TRIGGERS by Robert J. Sawyer

It’s no secret that Triggers was inspired in part by the adaptation of Robert J. Sawyer’s 1999 novel, Flashforward, as a television show on ABC that recast the central conceit of the earlier book as the core to build a thriller around. With this in mind, I can’t help writing the screen treatment for Triggers in my head while reading it, crafting a hook that goes something like: White House Down meets one of those episodes from Star Trek where something strange happens on the holodeck.

It’s no secret that Triggers was inspired in part by the adaptation of Robert J. Sawyer’s 1999 novel, Flashforward, as a television show on ABC that recast the central conceit of the earlier book as the core to build a thriller around. With this in mind, I can’t help writing the screen treatment for Triggers in my head while reading it, crafting a hook that goes something like: White House Down meets one of those episodes from Star Trek where something strange happens on the holodeck.

If that sounds somewhat incongruous, it’s because it is. Though sci-fi and action-adventure are no strangers to each other, Triggers is far from a smooth blend between the genres. The initial setup is straight out of any number of summer blockbusters set in the action-movie version of Washington, D.C., featuring Iraq War veterans, terrorist threats, and Secret Service agents swarming around a President who’s just been shot, speaking urgently into their wrist microphones. Indeed, a reader who had skipped over the cover blurb might wonder after the first few chapters when the science fiction is going to come in. Though when the sci-fi does appear — a group of people find themselves able to read another person’s memories — the thriller plot falls off the radar almost entirely.

For despite the standoffs and the obligatory asides about the make and calibre of the guns that the characters are pointing at each other, the titular triggers have little to do with firearms. Rather, the triggers we’re concerned with are psychological: details that prompt us to remember something. This is, for the large part, to the good. There is fertile ground in the premise, and Triggers is at its best when it examines the consequences of the memory linkages from various angles.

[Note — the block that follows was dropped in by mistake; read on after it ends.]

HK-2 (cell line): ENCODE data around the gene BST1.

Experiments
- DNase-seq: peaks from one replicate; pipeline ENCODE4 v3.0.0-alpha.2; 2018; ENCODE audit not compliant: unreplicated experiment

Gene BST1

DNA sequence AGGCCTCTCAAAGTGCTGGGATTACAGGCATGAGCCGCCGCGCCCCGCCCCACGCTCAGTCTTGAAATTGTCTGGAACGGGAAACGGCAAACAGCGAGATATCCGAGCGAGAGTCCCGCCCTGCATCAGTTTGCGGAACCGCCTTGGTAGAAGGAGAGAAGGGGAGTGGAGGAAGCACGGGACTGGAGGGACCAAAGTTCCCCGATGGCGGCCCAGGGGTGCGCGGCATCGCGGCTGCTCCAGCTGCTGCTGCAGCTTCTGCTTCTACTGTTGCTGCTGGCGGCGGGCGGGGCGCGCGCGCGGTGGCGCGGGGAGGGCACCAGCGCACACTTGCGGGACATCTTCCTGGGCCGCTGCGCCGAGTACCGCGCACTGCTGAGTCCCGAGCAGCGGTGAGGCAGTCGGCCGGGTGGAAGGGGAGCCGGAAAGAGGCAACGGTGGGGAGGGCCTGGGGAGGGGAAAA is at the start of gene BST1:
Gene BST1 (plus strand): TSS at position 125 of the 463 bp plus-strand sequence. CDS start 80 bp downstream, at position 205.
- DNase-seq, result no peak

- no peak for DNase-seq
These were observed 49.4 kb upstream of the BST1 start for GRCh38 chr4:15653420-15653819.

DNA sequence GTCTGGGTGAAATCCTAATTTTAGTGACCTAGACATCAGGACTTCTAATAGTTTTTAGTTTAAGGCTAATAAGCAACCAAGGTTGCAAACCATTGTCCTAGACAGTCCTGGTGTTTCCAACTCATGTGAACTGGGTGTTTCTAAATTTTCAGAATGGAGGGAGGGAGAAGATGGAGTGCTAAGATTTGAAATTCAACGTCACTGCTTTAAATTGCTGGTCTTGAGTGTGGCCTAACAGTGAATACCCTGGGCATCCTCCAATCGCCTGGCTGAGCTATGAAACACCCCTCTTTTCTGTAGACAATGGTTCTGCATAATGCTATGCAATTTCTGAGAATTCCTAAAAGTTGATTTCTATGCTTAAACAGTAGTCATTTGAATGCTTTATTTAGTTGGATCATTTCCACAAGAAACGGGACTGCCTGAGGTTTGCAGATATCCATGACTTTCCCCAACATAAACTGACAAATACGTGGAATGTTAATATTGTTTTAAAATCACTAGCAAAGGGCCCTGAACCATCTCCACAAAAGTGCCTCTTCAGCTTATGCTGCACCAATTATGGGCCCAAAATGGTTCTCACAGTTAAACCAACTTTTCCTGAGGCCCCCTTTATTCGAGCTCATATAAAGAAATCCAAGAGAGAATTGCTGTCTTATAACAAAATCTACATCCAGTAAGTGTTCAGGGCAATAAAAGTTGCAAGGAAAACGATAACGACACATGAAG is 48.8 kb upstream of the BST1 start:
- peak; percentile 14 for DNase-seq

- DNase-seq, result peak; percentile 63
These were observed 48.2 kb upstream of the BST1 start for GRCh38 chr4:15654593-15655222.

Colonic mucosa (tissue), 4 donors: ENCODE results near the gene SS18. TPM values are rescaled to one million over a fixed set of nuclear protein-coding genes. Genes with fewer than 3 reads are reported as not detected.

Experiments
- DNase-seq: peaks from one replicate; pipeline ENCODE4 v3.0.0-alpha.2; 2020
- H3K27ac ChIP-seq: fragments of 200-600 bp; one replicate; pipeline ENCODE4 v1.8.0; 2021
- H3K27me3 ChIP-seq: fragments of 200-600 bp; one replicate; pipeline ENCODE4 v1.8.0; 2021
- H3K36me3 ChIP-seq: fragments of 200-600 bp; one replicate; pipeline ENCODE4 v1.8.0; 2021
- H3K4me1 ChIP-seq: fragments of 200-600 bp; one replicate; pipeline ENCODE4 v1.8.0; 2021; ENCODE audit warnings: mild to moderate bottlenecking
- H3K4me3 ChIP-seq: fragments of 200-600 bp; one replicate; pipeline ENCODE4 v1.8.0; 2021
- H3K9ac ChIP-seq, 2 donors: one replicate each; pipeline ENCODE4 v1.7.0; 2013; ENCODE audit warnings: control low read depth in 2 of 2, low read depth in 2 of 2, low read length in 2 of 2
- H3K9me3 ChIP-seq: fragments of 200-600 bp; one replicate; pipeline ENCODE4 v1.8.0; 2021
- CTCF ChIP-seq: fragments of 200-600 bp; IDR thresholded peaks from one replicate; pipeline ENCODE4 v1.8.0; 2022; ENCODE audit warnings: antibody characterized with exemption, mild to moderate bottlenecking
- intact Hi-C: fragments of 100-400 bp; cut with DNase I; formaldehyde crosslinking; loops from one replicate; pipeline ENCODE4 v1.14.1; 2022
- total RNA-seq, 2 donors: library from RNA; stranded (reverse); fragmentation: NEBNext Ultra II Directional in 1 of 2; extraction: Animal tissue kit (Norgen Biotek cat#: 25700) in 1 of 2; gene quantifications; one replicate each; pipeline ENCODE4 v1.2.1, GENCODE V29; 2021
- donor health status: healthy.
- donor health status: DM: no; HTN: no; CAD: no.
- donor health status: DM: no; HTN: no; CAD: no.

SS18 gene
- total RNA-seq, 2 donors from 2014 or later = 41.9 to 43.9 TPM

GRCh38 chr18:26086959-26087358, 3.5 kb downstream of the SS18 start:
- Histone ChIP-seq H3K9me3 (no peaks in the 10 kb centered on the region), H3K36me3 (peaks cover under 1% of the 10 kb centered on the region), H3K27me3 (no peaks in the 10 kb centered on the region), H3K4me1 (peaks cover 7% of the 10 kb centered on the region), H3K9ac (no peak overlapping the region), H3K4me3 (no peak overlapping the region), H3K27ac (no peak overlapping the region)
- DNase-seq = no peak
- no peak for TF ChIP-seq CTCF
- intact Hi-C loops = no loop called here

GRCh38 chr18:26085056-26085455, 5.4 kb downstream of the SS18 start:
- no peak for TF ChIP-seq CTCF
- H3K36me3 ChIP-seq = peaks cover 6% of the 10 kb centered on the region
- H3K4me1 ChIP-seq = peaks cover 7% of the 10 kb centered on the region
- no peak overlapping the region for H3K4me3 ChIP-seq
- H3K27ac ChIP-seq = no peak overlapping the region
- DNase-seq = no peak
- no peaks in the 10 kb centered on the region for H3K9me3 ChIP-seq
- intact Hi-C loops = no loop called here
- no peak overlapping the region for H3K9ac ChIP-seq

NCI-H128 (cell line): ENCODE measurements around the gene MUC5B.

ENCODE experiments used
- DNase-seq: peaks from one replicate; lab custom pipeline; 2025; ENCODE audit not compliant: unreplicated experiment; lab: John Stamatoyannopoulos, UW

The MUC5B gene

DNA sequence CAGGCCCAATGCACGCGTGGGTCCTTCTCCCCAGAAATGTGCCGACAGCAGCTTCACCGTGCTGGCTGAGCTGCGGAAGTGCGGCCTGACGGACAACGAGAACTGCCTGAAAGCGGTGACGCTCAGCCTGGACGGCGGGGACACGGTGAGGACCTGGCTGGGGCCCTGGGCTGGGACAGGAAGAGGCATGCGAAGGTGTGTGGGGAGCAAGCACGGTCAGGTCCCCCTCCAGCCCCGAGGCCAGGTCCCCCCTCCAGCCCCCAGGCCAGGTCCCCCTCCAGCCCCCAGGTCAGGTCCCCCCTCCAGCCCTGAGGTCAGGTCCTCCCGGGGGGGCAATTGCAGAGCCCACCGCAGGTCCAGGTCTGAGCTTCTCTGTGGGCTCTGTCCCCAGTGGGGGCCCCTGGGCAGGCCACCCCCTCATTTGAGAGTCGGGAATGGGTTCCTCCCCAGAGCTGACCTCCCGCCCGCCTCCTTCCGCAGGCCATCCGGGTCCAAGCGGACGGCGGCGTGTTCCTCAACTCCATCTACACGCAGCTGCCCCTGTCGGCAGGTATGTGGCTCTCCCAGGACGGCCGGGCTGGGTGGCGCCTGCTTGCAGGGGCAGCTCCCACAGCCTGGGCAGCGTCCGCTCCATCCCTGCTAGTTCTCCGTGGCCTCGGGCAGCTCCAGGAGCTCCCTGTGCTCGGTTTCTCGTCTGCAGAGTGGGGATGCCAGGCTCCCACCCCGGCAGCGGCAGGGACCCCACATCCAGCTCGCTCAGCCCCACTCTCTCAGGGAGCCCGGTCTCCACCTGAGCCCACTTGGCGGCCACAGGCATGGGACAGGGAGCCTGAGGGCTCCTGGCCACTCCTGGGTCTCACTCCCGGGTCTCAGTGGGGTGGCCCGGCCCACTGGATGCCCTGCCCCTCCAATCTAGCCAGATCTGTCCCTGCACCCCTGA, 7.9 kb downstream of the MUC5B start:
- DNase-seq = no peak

The affected group numbers almost two dozen and its members come from diverse backgrounds. Among the linked pairs, some are colleagues while some are complete strangers with nothing in common — and one of them is the President of the United States. Their reactions to those links span a wide spectrum: for some, it’s a boon; for others, a nightmare. There are privacy implications, of course, greater — and more intimate — than any posed by Google Glass or the PRISM program. Triggers takes its time exploring different permutations of its pairings and their divergent outcomes. For a long stretch of the book, aside from the question of who’s reading the memories of the President, the national security stakes take a backseat to the personal ones.

Generally, I am all for this. The world doesn’t need another America-vs-the-Terrorists story. Though terrorists are the go-to enemy in the post-Cold War era, they aren’t a plug-in replacement for the Evil Empire, nor should they be used as a handy device to impose a sense of urgency to the proceedings. I also have trouble getting worked up about fictional U.S. Presidents — with few exceptions, they are bland figureheads with simplistic motivations made to suit the story being told. I found myself half wishing Triggers had not been set in near-future Earth, but rather something more Trek-like, a little more removed from our daily reality. It’s possible that I’ve been conditioned to empathize with starship captains more than politicians. But I’d also have liked to see, for example, messages about tolerance made more widely applicable by analogy, rather than focusing on a specific case of a black man and an elderly white woman.

However, Sawyer set out to tell a story that’s grounded on Earth and where the fate of the world hangs in the balance, so let’s judge it on its own merits. The terrorism plot does re-emerge to help propel the events of the final act. And if Triggers were a TV show, its finale would be as controversial as Lost or the reimagined Battlestar Galactica. For me, much of the potential of the premise came from its strict rules. A can remember B’s memories and B can remember C’s, on and on until the last person in the chain can recall A’s memories. The links aren’t reciprocal, and they are “first order” — one can’t access the memories of someone two spots down the line through the person who’s linked to both of them. They’re also explicitly reading memories, not thoughts, and though the recall is involuntary it requires a trigger to bring a memory to mind. The more these constraints fell away, the more I felt cheated. The ending may have tied everything up neatly, but the ribbons that made up the bow weren’t the ones we were following all along.


Triggers is nominated for a Prix Aurora Award. Voting for the Auroras is underway from now until September 13. See our previous reviews of this year’s nominees: Healer’s Sword by Lynda Williams and Blood and Water edited by Hayden Trenholm.

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